George B. Boyer was born Feb. 4, 1828, and died Sept. 14, 1890. He was a farmer and stonemason by occupation, also conducting general store business at the Five Locks, when boating was still being carried on. He and his family were connected with Zion's Union Church. He served the township in which he lived as school director for three years, and was a Democrat in his politics. Mr. Boyer was married in 1852 to Mary Ann Bausher, born Nov. 22, 1834, daughter of Daniel and Hannah (Adam) Bausher. Mrs. Boyer is now living in Hamburg. These children were born to the union: Eleanora, who was married to Bradford Sunday, and died in 1891, aged thirty-seven years; Washington F., of Hamburg, Pa.; Jacob S.; and Andrew W., a clerk of Hamburg, PA.

Jacob S. Boyer obtained his early educational training at home, in the local schools of Perry township and the Hamburg public schools. From boyhood Mr. Boyer has been active and industrious, his early years being spent as a clerk in the store of his father. He later purchased the farm on which he now resides, on which is an inexhaustible amount of high grade molding sand, which he ships to points all over Pennsylvania, averaging about 170 car loads per annum. Politically Mr. Boyer votes the Democratic ticket. He and his family are active members of Zion's Lutheran Church of Perry township.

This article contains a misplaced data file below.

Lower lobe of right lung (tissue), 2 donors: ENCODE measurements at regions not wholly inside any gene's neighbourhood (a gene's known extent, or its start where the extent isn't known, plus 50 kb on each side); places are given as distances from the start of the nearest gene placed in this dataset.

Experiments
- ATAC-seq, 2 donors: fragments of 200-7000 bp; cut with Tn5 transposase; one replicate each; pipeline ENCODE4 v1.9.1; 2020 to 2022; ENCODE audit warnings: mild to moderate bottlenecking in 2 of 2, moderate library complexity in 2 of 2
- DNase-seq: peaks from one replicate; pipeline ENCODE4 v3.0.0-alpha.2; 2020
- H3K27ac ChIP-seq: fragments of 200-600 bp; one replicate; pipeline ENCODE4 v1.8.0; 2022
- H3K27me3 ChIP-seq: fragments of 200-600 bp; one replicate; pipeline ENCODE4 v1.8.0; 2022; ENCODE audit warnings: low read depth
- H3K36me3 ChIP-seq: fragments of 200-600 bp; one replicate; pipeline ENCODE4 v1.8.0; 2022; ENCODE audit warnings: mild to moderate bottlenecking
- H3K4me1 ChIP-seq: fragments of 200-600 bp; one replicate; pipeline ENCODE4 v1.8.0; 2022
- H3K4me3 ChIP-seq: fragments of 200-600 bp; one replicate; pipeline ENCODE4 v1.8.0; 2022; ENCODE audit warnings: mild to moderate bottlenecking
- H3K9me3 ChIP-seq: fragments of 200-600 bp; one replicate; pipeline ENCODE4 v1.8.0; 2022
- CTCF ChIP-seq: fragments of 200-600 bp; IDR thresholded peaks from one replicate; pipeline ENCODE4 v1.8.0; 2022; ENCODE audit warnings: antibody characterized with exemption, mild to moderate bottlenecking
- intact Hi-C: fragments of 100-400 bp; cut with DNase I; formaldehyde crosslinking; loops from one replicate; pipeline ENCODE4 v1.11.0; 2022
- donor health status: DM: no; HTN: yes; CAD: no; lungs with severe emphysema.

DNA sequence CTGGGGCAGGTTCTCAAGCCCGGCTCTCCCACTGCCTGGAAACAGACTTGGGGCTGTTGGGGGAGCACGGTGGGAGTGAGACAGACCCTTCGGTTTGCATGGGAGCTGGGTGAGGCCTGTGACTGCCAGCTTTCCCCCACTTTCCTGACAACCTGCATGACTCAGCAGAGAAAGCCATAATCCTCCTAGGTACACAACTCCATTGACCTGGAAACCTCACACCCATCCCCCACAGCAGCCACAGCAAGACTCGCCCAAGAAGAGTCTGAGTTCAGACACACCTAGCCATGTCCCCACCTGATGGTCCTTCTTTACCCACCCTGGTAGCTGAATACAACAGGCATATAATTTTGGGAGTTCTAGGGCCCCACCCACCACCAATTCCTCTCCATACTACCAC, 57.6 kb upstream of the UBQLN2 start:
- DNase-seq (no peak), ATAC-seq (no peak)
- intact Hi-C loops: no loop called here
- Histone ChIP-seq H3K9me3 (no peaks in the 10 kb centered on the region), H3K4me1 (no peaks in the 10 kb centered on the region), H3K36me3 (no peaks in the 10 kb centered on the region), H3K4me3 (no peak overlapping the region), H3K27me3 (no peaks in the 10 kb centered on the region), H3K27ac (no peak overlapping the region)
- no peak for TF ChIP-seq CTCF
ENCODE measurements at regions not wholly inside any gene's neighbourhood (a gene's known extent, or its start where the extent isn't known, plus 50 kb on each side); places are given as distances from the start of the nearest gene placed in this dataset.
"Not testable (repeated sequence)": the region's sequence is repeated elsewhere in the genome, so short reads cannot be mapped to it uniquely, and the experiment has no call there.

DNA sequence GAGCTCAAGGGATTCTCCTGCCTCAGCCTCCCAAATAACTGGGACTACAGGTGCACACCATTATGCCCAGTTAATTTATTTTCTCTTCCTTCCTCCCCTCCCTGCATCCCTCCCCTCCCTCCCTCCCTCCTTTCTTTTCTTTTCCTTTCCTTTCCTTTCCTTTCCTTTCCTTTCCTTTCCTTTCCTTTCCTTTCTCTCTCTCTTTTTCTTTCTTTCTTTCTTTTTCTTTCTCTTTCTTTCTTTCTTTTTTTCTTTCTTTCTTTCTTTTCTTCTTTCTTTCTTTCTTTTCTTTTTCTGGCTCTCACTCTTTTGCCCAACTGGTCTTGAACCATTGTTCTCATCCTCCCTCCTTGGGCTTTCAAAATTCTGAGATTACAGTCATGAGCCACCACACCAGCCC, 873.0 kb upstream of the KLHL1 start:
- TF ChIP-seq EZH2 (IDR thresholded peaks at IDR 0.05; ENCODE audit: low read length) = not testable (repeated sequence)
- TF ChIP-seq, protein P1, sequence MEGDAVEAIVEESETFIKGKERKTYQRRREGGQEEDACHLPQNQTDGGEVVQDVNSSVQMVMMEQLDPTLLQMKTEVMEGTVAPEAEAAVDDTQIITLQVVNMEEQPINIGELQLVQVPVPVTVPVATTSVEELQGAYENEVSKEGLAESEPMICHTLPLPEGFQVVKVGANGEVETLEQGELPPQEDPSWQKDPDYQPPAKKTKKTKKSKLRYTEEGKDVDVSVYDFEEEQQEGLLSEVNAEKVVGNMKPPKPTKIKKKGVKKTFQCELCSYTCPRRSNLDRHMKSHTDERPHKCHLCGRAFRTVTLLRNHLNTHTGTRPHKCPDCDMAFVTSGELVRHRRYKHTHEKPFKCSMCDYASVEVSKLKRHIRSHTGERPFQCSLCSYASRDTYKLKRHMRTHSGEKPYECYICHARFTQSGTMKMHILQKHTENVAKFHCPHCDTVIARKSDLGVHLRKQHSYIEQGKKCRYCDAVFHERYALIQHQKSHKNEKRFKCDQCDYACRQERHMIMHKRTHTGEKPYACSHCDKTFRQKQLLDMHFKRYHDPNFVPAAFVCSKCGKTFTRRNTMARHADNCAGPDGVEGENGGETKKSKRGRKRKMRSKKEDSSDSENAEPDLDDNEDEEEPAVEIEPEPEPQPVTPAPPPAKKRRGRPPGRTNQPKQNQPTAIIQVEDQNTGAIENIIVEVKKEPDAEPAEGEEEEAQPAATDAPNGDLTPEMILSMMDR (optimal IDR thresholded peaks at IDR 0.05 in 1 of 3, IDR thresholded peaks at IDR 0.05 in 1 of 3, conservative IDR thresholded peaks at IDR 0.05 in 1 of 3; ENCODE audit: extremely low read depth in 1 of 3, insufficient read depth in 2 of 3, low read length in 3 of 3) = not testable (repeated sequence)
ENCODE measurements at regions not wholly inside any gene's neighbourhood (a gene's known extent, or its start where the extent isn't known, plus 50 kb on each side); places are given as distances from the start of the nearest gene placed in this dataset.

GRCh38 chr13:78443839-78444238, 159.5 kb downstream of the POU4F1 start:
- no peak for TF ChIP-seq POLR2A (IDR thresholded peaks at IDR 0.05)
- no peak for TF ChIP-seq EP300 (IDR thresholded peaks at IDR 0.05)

On June 8, 1889, Mr. Boyer was married to Amanda L. Kershner, daughter of Joel and Esther (Lesher) Kershner, and granddaughter of John and Catherine (Smith) Kershner. One daughter has been born to Mr. and Mrs. Boyer, Essie A. The Boyer family is on which has always stood high in the esteem of the community.


p. 548


JEROME LUDWIG BOYER, who has been prominently identified with the great iron interests of Reading and vicinity for many years, and has gained the reputation of being one of the most prominent directors of these immense industries, is a descendant of one of the oldest and most honorable families of Berks county, Pennsylvania. He was born at Boyertown, Berks Co., Pa., Jan. 19, 1843, son of Jacob K. Boyer, a distinguished citizen of the Keystone State.